Saturday, March 18, 2017

It does what it's supposed to do

There's an art installation waving high above the Edge District in Memphis, which, if you're not familiar, includes the infamous Sun Studio. You know... Elvis, Johnny Cash, Carl Perkins, Jerry Lee Lewis, the whole gang. What I did not know was that Marshall Avenue, running along the studio toward downtown, was once known as Automobile Row long before the Million Dollar Quartet taught America how to rock.

Picture it: Memphis. 1911: Ford Motor Company opens up shop amid more than half a dozen other dealerships hawking cars you've never heard of. (Shady Pines, Ma!)

But roll off the lots, they did! And by the time Thunderbirds and Pink Cadillacs roared onto the scene in the 1950s, colorful streamers flapping in the wind (like the ones on display ) were the popular soundtrack to customers signing on the dotted line (when they weren't listening to That's All Right or High School Confidential).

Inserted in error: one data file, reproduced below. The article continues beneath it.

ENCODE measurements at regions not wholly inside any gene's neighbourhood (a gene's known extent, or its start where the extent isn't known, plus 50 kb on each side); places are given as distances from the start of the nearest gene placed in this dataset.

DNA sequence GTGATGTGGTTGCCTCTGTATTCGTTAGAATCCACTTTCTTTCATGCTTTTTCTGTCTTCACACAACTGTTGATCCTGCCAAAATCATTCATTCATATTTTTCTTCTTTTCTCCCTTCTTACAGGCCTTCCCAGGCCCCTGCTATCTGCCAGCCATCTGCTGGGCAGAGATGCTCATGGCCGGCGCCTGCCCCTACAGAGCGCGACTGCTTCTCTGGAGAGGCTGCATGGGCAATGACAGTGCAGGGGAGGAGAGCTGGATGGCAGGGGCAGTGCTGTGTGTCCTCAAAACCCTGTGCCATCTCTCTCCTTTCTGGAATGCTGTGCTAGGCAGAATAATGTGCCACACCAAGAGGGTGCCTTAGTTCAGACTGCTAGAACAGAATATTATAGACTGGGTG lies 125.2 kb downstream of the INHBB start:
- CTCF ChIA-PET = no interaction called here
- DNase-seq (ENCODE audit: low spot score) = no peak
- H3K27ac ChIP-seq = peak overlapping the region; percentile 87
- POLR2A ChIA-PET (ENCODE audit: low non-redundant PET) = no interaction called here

Today, the breeze had those pennants playing that old plastic tune up and down Marshall Avenue, shimmering in the sun as the final hours of winter wound down. They even look sort of like piano keys.

Artist Cat Pena is lady behind the banners. Her installation is called "There's More To Be Proud Of", which is a fitting considering the Edge District is literally on the edge of revitalization. And current business owners are happy to give a wink and a nudge to the past.

If I close my eyes, I can almost smell them, that tell-tale plastic scent. Even if my memories of retailers flying those colors proudly only reach back to the 80s, this high-flying piece of nostalgia does what it's supposed to do. It makes me remember. It makes me think about what I recall: a time when more than just car lots were looking for ways to make customers feel like they were stepping into something special... When something akin to a grass skirt was the grandfather of that obnoxious inflatable tube man dancing outside every cell phone store.

And if you walk down Marshall Avenue, you're definitely strolling through something special... an important part of Memphis, and, arguably, American history.